Isolation and culture of rat AT II cells.
Primary rat AT II cells were isolated according to established procedures (8, 26, 32). Briefly, male Sprague-Dawley rats were anesthetized with phenobarbital, killed by exsanguination, and their lungs were excised. The trachea was catheterized, and the pulmonary vasculature was perfused via the pulmonary artery with solution II (in mM: 140 NaCl, 5 KCl, 2.5 Na2HPO4, 10 HEPES, 1.3 MgSO4, and 2.0 CaCl2; pH 7.4) to remove the blood. The air spaces were then lavaged with solution I (in mM: 140 NaCl, 5 KCl, 2.5 Na2HPO4, 6 glucose, 0.2 EGTA, and 10 HEPES; pH 7.4) to remove free, nonepithelial cells. Elastase (4.3 U/ml in solution II; Worthington Biochemical, Lakewood, NJ) was instilled in the air space and incubated at 37°C for 10 min. This was repeated, and the large airways and heart were removed. The remaining lung tissue was then minced in 5 ml FBS and 250 μl of 250 μg/ml DNase (Sigma) per 4 lungs. The minced lungs were filtered through gauze followed by a nitrocellulose membrane, and the cell suspension was collected. The suspension was centrifuged and resuspended in AT II culture medium [DMEM with 10% heat-inactivated FBS (HyClone, Logan, UT), 4 mM glutamine, 1% penicillin/streptomycin, and 0.25 μM amphotericin B (Sigma)] and plated on untreated petri dishes coated with IgG. The plates were incubated for 1 h to allow nonepithelial cells such as macrophages to bind to the IgG. The plates were “panned” to loosen nonspecifically bound cells, pooled, and counted. BioFlex plates coated with collagen type I by the manufacturer were then coated with 32.3 μg/ml human fibronectin (Roche Life Sciences, Indianapolis, IN), and cells were seeded to confluence at 3.0 × 106/well in AT II culture medium. Experiments were performed on day 2 after isolation. AT II cells were identified using Nile Red (Sigma) staining of lamellar bodies, and >90% of the cells were Nile Red positive on day 2.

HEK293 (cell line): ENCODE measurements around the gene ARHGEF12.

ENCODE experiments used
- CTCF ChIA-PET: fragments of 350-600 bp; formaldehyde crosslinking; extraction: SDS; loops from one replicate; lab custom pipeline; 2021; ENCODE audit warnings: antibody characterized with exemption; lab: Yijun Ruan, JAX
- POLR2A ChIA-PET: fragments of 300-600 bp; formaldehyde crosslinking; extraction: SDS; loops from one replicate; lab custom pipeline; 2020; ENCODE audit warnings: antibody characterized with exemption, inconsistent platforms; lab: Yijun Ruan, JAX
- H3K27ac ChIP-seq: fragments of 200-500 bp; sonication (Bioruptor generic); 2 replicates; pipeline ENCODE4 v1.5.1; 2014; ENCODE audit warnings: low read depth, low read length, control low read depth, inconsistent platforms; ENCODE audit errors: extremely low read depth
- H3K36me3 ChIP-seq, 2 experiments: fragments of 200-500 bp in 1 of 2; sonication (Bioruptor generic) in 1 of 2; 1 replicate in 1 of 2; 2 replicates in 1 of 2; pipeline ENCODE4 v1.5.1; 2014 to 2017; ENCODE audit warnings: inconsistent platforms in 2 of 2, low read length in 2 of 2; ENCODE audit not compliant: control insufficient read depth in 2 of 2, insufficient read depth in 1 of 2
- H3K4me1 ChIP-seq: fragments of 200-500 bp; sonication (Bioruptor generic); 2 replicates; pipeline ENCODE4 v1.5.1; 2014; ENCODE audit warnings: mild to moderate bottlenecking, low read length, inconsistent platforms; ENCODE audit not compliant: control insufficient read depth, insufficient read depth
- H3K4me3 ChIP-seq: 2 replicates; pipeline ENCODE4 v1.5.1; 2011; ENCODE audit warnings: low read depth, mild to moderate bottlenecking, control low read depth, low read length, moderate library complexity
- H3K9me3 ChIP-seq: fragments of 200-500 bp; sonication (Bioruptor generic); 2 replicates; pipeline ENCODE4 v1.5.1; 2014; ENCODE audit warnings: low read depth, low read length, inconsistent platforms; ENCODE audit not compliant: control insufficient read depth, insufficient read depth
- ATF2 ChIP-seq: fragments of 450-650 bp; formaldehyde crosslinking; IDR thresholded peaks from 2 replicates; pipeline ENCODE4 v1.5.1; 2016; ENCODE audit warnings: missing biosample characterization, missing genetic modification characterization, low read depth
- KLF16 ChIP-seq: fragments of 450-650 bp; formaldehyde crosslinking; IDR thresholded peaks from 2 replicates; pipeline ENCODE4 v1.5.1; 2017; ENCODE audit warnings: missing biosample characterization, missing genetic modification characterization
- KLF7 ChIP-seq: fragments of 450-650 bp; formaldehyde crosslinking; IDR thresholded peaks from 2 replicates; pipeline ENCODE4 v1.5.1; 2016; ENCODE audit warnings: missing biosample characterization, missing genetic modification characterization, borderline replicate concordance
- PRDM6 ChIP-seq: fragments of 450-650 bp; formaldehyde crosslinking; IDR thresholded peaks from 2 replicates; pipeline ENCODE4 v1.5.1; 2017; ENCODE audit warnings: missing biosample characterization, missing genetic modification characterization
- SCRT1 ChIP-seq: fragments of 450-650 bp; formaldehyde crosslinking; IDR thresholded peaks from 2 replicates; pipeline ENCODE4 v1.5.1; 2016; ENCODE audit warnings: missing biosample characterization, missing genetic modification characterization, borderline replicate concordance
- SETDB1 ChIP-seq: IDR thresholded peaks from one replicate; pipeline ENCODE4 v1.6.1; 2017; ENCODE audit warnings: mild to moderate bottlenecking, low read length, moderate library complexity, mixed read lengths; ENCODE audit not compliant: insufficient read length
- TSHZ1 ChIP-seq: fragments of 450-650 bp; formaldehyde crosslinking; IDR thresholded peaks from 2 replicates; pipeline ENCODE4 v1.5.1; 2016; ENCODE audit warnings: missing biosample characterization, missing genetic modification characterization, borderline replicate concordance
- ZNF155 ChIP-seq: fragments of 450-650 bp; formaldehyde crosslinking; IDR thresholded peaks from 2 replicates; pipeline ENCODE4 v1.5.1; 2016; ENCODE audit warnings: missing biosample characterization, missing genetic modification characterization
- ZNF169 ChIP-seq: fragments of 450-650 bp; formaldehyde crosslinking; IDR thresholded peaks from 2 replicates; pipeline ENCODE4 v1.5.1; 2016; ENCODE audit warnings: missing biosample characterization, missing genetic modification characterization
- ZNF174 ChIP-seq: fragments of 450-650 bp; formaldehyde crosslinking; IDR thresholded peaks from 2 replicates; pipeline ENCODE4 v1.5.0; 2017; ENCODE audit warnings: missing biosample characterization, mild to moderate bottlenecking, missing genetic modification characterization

Application of mechanical strain.
Strain was applied using a Flexercell strain unit 4000 (Flexcell International), a vacuum-driven device that applies biaxial strain to cells cultured on Silastic-bottomed well plates. The device allows control of the frequency of strain and magnitude up to 30% linear strain. 16HBE and A549 cells were strained at 20% elongation and 30 cycles/min (cpm) for the initial studies. This strain profile was previously found to maximally inhibit wound closure in airway epithelial cells (38). Rat AT II cells were strained at 15% elongation and 15 cpm because higher levels of strain and frequency resulted in increased cell detachment from the culture plate.
Measurement of O2− production.